Other Recent Developments
Legal Reserves Related to Securities Litigation
     The Company has reached an agreement in principle for the settlement of the securities class action lawsuits included in the matters consolidated under the caption In re: AOL Time Warner Inc. Securities & “ERISA” Litigation and described in the Company’s Annual Report on Form 10-K for the year ended December 31, 2004 (the “2004 Form 10-K”). The tentative settlement is reflected in a Memorandum of Understanding dated as of July 29, 2005 between the lead plaintiff and the Company. Under the proposed settlement, $2.4 billion will be paid by Time Warner into a settlement fund for the members of the class represented in the action. In addition, the $150 million previously paid by Time Warner into a fund in connection with the settlement of the investigation by the U.S. Department of Justice (“DOJ”) will be made available to the class, and Time Warner will use its best efforts to have the $300 million it previously paid in connection with the settlement of its SEC investigation transferred to the settlement fund for the class. The proposed settlement is subject to completion of final documentation and preliminary and final court approval as well as other conditions. At this time, there can be no assurance that these conditions will be met and that the settlement of the securities class action litigation will receive preliminary or final court approval. Ernst & Young also has agreed to a settlement in this litigation matter and will pay $100 million.
     In connection with reaching the agreement in principle on the securities class action litigation, the Company has established a reserve of $2.4 billion. Although the Company has reached an agreement in principle to settle the primary securities class action, other related litigation remains pending, including shareholder derivative actions, lawsuits alleging ERISA violations and securities actions brought by individual shareholders. The Company has established an additional reserve totaling $600 million in connection with the remaining related securities litigation matters pending against the Company. This $600 million amount represents the Company’s current best estimate of its potential financial exposure in these matters. The aggregate $3 billion reserve established, however, does not consider any future insurance recoveries under existing insurance policies because the Company cannot reliably estimate the amount of recovery at this time (Note 10).

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TIME WARNER INC.
MANAGEMENT’S DISCUSSION AND ANALYSIS
OF RESULTS OF OPERATIONS AND FINANCIAL CONDITION — (Continued)
Common Stock Repurchase Program
     On July 29, 2005, Time Warner’s Board of Directors authorized a common stock repurchase program that allows Time Warner to repurchase, from time to time, up to $5 billion of common stock over a two-year period. Purchases for the stock repurchase program may be made from time to time on the open market and in privately negotiated transactions. Size and timing of these purchases will be based on a number of factors including price and business and market conditions.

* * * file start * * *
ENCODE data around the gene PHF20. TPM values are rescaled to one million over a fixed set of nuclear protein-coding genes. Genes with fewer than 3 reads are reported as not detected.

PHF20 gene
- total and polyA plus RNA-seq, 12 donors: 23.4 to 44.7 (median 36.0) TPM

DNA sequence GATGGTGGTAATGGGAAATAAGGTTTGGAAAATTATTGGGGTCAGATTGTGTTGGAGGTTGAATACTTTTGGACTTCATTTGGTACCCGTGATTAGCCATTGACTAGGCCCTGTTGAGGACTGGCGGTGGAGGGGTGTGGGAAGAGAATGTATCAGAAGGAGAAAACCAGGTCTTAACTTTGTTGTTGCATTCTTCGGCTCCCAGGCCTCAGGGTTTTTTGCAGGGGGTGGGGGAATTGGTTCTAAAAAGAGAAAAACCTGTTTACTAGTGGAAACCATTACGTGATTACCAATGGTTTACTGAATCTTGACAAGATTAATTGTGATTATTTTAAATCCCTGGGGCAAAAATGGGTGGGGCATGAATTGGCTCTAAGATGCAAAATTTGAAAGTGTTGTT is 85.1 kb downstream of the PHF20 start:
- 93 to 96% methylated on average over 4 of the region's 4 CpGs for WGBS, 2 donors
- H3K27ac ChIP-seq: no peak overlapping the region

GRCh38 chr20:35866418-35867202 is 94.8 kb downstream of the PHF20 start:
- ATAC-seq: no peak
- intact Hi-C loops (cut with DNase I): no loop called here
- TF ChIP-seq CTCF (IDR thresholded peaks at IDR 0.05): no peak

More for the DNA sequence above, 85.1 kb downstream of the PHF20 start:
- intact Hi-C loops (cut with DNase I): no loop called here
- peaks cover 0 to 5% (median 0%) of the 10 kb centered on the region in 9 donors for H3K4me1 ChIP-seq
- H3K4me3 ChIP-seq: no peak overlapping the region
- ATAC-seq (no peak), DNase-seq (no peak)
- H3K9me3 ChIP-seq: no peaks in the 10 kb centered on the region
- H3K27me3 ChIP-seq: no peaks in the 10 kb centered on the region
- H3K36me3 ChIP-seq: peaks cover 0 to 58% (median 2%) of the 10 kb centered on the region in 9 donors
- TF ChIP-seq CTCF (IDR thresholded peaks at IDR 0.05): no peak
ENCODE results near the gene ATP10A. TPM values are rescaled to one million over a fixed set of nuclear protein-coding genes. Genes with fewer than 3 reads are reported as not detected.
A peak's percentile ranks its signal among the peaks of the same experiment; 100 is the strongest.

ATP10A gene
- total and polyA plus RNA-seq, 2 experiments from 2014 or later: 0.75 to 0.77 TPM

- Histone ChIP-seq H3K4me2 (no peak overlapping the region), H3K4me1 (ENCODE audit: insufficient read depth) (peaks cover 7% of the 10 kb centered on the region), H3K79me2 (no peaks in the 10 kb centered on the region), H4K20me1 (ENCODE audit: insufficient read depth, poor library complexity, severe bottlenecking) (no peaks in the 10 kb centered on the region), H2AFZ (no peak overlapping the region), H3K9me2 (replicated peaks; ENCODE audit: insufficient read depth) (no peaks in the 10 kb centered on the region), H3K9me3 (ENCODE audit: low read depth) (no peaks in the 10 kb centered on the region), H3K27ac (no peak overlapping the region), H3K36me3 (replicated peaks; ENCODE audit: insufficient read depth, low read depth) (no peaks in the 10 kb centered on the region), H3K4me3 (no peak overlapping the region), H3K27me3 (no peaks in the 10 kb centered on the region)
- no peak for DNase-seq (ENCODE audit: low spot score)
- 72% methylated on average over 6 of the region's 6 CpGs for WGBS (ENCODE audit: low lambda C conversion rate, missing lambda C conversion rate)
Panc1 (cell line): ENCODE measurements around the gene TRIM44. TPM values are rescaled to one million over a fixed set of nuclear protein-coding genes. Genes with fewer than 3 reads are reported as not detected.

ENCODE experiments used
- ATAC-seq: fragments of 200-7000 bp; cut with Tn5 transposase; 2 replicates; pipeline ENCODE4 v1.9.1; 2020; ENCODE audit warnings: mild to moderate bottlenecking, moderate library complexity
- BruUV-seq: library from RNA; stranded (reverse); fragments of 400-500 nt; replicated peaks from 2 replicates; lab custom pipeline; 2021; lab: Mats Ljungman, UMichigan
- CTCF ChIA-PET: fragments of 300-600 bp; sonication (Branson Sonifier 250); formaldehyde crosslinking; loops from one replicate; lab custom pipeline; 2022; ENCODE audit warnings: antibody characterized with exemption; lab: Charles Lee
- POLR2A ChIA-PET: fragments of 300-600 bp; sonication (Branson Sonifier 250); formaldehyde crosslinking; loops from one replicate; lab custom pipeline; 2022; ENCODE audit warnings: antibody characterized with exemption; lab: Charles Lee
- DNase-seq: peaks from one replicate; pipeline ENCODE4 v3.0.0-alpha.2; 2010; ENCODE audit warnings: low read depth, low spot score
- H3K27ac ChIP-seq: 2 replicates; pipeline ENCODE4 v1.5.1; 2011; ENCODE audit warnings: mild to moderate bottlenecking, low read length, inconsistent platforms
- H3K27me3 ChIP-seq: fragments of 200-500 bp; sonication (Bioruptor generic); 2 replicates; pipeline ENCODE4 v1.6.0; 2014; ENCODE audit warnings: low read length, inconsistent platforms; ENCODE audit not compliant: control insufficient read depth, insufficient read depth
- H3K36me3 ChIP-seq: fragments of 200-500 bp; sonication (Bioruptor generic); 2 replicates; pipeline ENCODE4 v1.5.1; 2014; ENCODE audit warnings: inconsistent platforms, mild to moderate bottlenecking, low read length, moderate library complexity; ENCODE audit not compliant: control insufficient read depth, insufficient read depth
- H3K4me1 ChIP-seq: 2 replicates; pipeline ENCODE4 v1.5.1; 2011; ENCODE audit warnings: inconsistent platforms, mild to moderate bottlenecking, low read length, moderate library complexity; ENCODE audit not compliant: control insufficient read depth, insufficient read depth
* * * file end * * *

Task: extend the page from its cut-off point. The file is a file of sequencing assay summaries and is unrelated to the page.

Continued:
Common Stock Dividend
     As previously announced, the Company will start paying a regular quarterly cash dividend of $0.05 per share on its common stock, beginning in the third quarter of this year.
Adelphia Acquisition Agreement
     On April 20, 2005, a subsidiary of the Company, Time Warner NY Cable LLC (“TW NY”), and Comcast each reached separate definitive agreements to, collectively, acquire substantially all the assets of Adelphia for a total of $12.7 billion in cash (of which TW NY will pay $9.2 billion and Comcast will pay the remaining $3.5 billion) and 16% of the common stock of TWC Inc.
     At the same time that Comcast and TW NY entered into the Adelphia agreements, Comcast, TWC Inc. and/or their respective affiliates entered into agreements providing for the redemption of Comcast’s interests in TWC Inc. and Time Warner Entertainment Company, L.P. (“TWE”) (the “TWC Inc. Redemption Agreement” and the “TWE Redemption Agreement,” respectively, and, collectively, the “TWC Inc. and TWE Redemption Agreements”). Specifically, Comcast’s 17.9% interest in TWC Inc. will be redeemed in exchange for stock of a subsidiary of TWC Inc. holding cable systems serving approximately 587,000 subscribers (as of December 31, 2004), as well as approximately $1.9 billion in cash. In addition, Comcast’s 4.7% interest in TWE will be redeemed in exchange for interests in a subsidiary of TWE holding cable systems serving approximately 168,000 subscribers (as of December 31, 2004), as well as approximately $133 million in cash. TWC Inc., Comcast and their respective subsidiaries will also swap certain cable systems to enhance their respective geographic clusters of subscribers (“Cable Swaps”).